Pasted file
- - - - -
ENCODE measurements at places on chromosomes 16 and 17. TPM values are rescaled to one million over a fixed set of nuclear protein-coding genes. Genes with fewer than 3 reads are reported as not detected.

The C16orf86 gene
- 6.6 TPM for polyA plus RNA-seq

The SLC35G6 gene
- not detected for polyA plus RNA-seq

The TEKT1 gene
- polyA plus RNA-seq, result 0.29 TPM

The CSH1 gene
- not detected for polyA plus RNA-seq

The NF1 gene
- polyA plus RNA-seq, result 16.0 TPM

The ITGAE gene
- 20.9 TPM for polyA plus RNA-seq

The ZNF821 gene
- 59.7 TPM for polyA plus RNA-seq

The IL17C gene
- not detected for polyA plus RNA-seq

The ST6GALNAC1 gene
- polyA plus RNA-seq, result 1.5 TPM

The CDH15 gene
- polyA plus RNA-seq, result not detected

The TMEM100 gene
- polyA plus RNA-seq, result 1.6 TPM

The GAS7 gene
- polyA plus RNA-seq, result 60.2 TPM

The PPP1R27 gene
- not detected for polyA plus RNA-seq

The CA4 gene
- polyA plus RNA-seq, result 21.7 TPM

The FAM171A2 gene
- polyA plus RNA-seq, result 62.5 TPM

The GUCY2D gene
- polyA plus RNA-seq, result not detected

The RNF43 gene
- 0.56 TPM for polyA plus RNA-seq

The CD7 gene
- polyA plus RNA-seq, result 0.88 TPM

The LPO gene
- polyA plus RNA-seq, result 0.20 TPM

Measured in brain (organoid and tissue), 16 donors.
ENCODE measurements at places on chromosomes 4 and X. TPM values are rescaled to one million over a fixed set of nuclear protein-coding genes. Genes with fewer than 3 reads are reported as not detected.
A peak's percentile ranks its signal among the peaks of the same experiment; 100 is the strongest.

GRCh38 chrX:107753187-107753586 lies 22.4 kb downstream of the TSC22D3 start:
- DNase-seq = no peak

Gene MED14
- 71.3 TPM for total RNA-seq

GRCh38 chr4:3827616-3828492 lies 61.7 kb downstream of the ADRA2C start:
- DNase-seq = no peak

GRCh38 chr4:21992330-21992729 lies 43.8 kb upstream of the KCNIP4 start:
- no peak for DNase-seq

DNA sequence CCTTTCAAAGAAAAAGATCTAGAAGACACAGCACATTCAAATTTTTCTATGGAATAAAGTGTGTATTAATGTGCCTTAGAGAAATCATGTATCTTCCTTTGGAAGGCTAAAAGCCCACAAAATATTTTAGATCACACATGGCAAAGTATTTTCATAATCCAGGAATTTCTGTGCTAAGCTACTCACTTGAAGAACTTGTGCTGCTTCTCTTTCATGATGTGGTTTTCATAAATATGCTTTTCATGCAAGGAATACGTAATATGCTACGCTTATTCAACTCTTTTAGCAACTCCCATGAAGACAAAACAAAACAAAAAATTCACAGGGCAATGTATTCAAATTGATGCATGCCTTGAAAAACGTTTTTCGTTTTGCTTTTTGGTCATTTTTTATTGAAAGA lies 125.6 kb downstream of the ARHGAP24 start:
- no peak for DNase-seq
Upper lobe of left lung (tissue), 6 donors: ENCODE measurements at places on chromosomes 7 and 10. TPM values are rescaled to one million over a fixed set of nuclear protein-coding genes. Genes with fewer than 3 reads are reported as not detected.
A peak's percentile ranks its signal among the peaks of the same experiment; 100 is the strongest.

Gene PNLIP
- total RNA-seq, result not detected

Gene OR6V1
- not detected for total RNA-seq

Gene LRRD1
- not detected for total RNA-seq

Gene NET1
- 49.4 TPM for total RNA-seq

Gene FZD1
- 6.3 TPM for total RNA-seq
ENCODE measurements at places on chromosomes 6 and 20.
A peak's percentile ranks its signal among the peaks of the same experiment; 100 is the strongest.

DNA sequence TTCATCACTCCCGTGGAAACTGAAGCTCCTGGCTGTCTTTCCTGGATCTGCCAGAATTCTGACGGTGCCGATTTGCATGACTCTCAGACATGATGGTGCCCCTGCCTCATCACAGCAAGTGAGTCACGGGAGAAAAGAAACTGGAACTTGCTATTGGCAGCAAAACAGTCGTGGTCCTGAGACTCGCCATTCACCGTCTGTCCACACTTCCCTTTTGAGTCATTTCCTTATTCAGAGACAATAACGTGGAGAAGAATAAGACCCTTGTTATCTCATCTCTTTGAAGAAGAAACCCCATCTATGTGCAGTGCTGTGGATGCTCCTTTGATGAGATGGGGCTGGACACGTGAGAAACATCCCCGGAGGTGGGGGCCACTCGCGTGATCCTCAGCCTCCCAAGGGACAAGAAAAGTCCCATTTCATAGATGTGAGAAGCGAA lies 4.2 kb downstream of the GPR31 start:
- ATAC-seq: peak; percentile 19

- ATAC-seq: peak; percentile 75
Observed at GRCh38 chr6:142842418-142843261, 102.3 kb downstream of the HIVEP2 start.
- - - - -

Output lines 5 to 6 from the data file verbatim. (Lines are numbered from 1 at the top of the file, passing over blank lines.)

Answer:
- not detected for polyA plus RNA-seq

The TEKT1 gene